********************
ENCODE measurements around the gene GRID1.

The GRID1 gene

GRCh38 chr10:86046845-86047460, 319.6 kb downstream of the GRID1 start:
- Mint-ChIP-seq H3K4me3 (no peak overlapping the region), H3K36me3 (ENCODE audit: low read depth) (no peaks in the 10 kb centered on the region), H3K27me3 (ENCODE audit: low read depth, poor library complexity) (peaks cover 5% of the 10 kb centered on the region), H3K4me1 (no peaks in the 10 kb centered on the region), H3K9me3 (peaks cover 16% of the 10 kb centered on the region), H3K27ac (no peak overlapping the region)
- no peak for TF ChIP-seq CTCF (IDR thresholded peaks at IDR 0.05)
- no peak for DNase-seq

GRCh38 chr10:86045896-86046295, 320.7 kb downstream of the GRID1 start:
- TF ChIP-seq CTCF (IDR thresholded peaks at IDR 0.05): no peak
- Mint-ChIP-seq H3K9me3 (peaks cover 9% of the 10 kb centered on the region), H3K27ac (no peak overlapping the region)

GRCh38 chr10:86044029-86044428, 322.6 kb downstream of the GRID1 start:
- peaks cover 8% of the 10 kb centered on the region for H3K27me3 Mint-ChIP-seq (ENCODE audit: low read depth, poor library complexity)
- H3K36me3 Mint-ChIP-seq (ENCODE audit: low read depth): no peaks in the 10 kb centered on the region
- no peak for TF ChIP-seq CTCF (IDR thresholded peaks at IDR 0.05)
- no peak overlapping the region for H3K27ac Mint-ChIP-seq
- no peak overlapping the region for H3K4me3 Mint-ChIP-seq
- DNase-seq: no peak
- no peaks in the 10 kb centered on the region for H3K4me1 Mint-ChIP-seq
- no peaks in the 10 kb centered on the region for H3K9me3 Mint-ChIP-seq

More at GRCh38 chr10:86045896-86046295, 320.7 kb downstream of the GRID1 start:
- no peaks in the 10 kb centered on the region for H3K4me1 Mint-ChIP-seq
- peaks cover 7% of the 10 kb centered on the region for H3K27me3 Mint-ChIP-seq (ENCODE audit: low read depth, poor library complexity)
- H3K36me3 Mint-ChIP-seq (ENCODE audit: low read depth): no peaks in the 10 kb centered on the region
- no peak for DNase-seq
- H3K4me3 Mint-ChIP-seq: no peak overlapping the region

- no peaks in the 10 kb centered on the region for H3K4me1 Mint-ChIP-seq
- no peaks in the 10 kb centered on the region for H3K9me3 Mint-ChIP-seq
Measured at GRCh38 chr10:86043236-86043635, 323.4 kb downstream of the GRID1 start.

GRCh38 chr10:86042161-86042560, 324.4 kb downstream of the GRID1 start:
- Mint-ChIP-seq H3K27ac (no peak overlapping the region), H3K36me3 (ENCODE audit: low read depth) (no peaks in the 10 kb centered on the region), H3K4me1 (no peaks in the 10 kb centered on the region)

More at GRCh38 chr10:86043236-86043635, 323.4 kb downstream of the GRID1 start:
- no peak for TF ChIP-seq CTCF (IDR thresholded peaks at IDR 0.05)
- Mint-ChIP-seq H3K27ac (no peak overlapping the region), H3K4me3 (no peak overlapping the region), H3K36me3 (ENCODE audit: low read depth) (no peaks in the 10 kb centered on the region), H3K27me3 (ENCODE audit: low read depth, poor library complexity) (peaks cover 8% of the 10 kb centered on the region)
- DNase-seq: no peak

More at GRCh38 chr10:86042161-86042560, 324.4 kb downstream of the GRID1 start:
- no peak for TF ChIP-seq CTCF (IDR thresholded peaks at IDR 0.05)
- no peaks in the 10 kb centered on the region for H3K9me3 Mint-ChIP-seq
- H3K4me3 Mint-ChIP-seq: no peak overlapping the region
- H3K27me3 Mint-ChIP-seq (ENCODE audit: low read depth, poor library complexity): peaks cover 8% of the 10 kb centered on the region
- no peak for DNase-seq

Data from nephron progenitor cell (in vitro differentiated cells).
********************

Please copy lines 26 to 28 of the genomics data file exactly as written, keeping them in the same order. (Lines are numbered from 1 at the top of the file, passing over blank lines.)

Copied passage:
- no peaks in the 10 kb centered on the region for H3K9me3 Mint-ChIP-seq
Measured at GRCh38 chr10:86043236-86043635, 323.4 kb downstream of the GRID1 start.

GRCh38 chr10:86042161-86042560, 324.4 kb downstream of the GRID1 start: